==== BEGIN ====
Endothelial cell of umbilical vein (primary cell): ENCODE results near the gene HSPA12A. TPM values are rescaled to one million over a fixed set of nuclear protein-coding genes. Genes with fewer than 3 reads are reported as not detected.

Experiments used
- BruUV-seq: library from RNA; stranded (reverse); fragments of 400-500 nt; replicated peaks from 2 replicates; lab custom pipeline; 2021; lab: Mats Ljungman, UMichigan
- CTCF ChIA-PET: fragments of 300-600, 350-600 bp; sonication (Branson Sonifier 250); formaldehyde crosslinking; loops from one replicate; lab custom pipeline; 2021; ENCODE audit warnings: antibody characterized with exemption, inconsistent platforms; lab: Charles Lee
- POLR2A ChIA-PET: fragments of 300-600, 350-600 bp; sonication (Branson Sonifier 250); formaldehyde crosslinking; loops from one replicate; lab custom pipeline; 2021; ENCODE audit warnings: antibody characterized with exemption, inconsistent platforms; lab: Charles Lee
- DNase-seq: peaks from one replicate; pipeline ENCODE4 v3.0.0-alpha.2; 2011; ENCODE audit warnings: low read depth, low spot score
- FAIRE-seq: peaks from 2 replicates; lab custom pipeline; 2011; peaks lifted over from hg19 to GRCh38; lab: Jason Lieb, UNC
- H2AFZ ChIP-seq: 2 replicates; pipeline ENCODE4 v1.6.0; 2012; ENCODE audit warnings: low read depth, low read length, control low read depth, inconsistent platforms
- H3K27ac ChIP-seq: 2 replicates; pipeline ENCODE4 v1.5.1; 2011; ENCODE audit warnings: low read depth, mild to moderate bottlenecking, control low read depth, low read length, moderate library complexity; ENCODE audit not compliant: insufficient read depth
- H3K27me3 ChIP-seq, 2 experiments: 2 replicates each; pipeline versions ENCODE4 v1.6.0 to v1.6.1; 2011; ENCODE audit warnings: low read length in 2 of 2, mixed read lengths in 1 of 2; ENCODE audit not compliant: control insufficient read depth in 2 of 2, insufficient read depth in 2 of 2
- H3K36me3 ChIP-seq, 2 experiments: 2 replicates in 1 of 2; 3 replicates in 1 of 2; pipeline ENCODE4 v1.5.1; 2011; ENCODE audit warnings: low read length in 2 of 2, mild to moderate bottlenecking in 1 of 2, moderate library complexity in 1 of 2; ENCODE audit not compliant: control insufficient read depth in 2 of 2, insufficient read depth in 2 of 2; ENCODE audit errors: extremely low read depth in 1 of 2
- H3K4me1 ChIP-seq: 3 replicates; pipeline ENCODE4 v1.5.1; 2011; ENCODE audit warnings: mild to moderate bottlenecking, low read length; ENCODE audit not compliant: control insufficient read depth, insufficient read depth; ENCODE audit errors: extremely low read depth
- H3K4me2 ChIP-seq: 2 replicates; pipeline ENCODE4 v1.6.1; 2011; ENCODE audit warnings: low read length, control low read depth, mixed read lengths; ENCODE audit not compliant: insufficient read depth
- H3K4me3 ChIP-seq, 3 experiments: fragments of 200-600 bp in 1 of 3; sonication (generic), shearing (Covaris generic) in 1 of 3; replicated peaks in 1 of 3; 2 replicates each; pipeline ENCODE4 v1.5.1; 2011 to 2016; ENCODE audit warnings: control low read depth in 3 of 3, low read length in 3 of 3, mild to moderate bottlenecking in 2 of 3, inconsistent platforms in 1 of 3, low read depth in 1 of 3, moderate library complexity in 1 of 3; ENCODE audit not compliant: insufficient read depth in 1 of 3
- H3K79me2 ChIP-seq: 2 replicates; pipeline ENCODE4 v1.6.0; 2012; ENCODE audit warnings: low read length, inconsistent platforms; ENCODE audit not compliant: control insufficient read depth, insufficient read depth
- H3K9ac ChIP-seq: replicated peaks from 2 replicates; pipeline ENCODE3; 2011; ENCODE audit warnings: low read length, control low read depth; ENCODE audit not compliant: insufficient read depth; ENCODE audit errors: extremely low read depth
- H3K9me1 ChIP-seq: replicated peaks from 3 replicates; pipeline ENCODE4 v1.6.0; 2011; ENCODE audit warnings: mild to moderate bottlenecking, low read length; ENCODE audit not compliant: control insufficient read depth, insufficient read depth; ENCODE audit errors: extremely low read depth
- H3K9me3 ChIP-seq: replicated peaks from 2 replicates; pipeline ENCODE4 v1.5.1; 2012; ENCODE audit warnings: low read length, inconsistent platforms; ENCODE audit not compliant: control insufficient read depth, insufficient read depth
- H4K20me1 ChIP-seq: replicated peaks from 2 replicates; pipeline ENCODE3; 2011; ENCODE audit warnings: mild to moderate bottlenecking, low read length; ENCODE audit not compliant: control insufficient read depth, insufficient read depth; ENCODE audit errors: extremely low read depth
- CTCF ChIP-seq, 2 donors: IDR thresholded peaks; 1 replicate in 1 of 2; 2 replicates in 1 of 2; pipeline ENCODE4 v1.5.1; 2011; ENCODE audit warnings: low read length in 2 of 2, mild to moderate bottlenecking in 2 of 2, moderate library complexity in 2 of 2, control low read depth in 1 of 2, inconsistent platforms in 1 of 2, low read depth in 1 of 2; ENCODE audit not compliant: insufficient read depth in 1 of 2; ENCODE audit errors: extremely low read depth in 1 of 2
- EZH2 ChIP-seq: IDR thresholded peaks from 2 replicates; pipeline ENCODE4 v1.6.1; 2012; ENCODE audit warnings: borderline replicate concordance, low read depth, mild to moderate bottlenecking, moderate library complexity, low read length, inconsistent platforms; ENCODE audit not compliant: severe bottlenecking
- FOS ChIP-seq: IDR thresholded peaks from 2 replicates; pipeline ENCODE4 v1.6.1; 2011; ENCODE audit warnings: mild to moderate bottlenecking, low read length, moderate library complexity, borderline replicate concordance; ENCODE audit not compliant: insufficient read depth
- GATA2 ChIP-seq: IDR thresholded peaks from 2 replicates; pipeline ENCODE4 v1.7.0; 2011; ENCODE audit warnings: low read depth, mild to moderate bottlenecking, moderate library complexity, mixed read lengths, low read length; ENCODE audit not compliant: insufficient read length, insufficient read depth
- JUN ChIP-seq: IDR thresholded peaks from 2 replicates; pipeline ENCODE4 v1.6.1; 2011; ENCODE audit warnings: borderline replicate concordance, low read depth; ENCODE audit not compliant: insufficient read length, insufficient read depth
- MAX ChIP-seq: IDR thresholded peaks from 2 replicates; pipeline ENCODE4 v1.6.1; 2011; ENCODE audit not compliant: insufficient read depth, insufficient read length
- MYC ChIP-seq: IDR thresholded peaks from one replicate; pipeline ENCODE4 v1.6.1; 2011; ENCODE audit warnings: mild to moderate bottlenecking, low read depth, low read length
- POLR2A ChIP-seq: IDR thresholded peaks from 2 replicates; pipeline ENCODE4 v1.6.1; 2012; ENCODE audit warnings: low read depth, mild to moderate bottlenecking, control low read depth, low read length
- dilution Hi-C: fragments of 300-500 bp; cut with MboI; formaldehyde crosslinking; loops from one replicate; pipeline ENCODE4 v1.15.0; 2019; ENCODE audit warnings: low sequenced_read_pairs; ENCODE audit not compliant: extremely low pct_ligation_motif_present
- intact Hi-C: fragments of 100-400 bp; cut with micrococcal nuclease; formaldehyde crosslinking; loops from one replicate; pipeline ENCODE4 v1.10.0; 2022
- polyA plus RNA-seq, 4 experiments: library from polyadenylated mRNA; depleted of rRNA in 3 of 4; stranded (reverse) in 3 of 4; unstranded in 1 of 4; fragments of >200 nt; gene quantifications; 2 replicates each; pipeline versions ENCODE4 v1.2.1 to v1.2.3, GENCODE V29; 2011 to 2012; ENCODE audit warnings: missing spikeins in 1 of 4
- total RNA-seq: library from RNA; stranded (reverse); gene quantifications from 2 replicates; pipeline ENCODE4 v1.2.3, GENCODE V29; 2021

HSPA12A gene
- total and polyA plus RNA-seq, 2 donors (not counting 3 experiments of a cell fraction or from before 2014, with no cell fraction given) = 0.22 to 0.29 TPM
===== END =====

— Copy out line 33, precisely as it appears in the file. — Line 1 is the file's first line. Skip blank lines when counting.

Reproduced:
- total and polyA plus RNA-seq, 2 donors (not counting 3 experiments of a cell fraction or from before 2014, with no cell fraction given) = 0.22 to 0.29 TPM